We stopped to look at some of the activity on the lower terrace of Mammoth Spring on our way back from Fort Yellowstone.Then it was on to Old Faithful.
During our drives we saw people fly fishing in many of the rivers and creeks. The folks would be right out there in the middle of the water flow in their waterproof waders. They did not seem to be feeling the cold.We headed straight for the geyser after getting to the parking lot at the Visitor Center for Old Faithful. It was fortunate that we did this because the geyser put up a show and erupted within a few minutes of our arrival. It was perfect timing.
It all looked benign when the activity started.The geyser built up steam slowly.It peaked.And then the wind began to carry the steam high into the sky!The activity was over within a few minutes. Old Faithful erupts about once every hour and a half these day. It used to erupt once an hour in the past.
A stop at the Visitor Center allowed us to catch one of the videos that they have about a park. We make it a point to try to see these videos whichever national park we happen to be in.
It was time to start making our way back to Park Island.
We ended up making two stops along the way. One was at the Black Sand Basin. It was going to be a quick drive by, but I was intrigued enough by what I saw that we spent a little more time.
This picture shows the different colored minerals that are being deposited on the rocks from the hot water and steam coming out of the earth. The colors are muted in the picture below because the sun was setting behind a mountain at this point when I took the picture. The following pictures were taken on the Fountain Paint Pot trail further along the drive back to Park Island. We walked along a boardwalk.There was a section of the boardwalk here that was so slippery that only two of us followed the loop to its end to get back to the car. Others retraced their paths in order to get back.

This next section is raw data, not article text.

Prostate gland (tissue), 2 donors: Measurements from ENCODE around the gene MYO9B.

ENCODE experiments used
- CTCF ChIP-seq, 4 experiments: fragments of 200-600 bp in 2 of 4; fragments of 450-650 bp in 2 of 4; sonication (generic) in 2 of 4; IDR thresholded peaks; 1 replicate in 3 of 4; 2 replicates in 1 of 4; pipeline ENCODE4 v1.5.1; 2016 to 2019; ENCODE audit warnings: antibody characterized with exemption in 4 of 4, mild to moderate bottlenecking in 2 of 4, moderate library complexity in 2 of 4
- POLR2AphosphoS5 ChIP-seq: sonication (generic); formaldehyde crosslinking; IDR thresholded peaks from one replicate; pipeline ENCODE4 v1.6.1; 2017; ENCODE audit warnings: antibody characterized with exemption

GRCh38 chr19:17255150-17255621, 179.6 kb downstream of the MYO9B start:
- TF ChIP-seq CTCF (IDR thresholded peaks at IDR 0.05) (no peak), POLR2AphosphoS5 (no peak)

The Paint Pot walk was the last stop for us within the park that day. In general, there were many more locations where one could have stopped to experience the wonderland that is Yellowstone National Park.
On the way back, we stopped in West Yellowstone once again for dinner. The place we ate at was called Beartooth Barbecue. The food was good, and the place was crowded. They told us that they were about to shut down operations for the winter.
Back in our log cabin in Park Island, we were hoping that the heating issues would have been addressed. Unfortunately, that was not the case. Fortunately, the temperatures had risen a little bit – but it was still below freezing in the night.
I cannot remember much more of what happened that evening. This was going to be our last night in Park Island. We were going to drive through Yellowstone towards the Grand Tetons the next day.
The next blog in this series here.